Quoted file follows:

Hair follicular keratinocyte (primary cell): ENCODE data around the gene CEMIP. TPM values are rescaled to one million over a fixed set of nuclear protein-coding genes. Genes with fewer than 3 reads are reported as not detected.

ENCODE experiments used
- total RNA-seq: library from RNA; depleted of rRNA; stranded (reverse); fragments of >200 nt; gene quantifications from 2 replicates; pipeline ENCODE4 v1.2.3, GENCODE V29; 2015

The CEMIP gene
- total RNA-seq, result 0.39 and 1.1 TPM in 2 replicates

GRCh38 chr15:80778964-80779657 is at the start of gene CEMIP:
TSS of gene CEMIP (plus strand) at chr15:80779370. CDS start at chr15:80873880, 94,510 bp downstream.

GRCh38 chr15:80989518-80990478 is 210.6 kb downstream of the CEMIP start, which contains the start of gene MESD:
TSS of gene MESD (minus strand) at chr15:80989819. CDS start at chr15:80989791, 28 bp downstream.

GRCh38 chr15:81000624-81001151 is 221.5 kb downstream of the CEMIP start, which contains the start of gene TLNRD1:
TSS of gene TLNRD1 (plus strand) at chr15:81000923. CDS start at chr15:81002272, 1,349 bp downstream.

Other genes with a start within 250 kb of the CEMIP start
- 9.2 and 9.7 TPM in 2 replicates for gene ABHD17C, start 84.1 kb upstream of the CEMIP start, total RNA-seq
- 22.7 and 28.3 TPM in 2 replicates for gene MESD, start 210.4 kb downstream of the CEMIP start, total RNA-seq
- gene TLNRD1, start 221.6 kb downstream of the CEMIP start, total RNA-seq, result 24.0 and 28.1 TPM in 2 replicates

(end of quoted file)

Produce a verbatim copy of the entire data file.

Hair follicular keratinocyte (primary cell): ENCODE data around the gene CEMIP. TPM values are rescaled to one million over a fixed set of nuclear protein-coding genes. Genes with fewer than 3 reads are reported as not detected.

ENCODE experiments used
- total RNA-seq: library from RNA; depleted of rRNA; stranded (reverse); fragments of >200 nt; gene quantifications from 2 replicates; pipeline ENCODE4 v1.2.3, GENCODE V29; 2015

The CEMIP gene
- total RNA-seq, result 0.39 and 1.1 TPM in 2 replicates

GRCh38 chr15:80778964-80779657 is at the start of gene CEMIP:
TSS of gene CEMIP (plus strand) at chr15:80779370. CDS start at chr15:80873880, 94,510 bp downstream.

GRCh38 chr15:80989518-80990478 is 210.6 kb downstream of the CEMIP start, which contains the start of gene MESD:
TSS of gene MESD (minus strand) at chr15:80989819. CDS start at chr15:80989791, 28 bp downstream.

GRCh38 chr15:81000624-81001151 is 221.5 kb downstream of the CEMIP start, which contains the start of gene TLNRD1:
TSS of gene TLNRD1 (plus strand) at chr15:81000923. CDS start at chr15:81002272, 1,349 bp downstream.

Other genes with a start within 250 kb of the CEMIP start
- 9.2 and 9.7 TPM in 2 replicates for gene ABHD17C, start 84.1 kb upstream of the CEMIP start, total RNA-seq
- 22.7 and 28.3 TPM in 2 replicates for gene MESD, start 210.4 kb downstream of the CEMIP start, total RNA-seq
- gene TLNRD1, start 221.6 kb downstream of the CEMIP start, total RNA-seq, result 24.0 and 28.1 TPM in 2 replicates